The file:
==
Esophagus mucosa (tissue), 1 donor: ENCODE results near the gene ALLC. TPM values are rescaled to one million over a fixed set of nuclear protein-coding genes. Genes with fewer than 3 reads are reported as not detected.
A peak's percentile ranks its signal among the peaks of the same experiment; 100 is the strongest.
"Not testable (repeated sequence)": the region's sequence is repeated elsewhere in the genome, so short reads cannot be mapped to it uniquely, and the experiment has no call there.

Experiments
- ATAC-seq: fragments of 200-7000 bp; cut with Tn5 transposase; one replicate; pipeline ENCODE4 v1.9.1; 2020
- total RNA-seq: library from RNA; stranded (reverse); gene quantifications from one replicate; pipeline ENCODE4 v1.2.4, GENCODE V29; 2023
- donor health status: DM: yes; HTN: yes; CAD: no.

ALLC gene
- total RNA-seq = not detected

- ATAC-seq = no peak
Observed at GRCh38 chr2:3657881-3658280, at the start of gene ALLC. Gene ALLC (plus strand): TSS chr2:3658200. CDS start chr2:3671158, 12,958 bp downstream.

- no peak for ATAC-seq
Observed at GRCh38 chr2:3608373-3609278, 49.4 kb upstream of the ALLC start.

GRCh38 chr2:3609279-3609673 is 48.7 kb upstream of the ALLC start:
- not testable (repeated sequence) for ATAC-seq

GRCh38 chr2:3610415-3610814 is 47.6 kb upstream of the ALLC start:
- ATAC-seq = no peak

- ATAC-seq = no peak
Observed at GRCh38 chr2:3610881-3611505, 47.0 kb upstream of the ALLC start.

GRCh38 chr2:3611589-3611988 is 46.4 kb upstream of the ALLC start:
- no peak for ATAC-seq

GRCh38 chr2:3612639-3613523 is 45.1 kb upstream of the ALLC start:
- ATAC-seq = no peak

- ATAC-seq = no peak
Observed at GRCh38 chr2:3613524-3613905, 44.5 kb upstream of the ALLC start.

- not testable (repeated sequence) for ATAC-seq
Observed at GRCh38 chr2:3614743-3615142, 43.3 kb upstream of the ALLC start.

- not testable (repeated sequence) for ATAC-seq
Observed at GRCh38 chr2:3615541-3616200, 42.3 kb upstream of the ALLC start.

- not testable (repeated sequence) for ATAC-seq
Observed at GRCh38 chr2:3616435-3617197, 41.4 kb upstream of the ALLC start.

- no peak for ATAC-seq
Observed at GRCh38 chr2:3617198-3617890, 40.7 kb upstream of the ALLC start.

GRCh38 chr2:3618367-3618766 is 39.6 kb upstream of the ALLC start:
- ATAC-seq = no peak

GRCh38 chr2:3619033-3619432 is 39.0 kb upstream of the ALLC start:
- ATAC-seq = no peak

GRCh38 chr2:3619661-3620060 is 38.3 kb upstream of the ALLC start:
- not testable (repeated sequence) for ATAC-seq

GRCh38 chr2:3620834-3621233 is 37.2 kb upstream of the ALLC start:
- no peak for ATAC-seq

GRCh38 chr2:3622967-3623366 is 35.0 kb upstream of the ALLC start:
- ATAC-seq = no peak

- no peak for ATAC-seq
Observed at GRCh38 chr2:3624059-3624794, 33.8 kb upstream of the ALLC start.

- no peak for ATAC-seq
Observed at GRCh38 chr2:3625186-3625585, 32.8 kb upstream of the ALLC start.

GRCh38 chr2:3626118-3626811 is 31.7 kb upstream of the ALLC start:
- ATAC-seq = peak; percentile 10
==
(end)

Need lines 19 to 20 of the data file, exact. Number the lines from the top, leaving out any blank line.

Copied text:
Observed at GRCh38 chr2:3610881-3611505, 47.0 kb upstream of the ALLC start.

GRCh38 chr2:3611589-3611988 is 46.4 kb upstream of the ALLC start: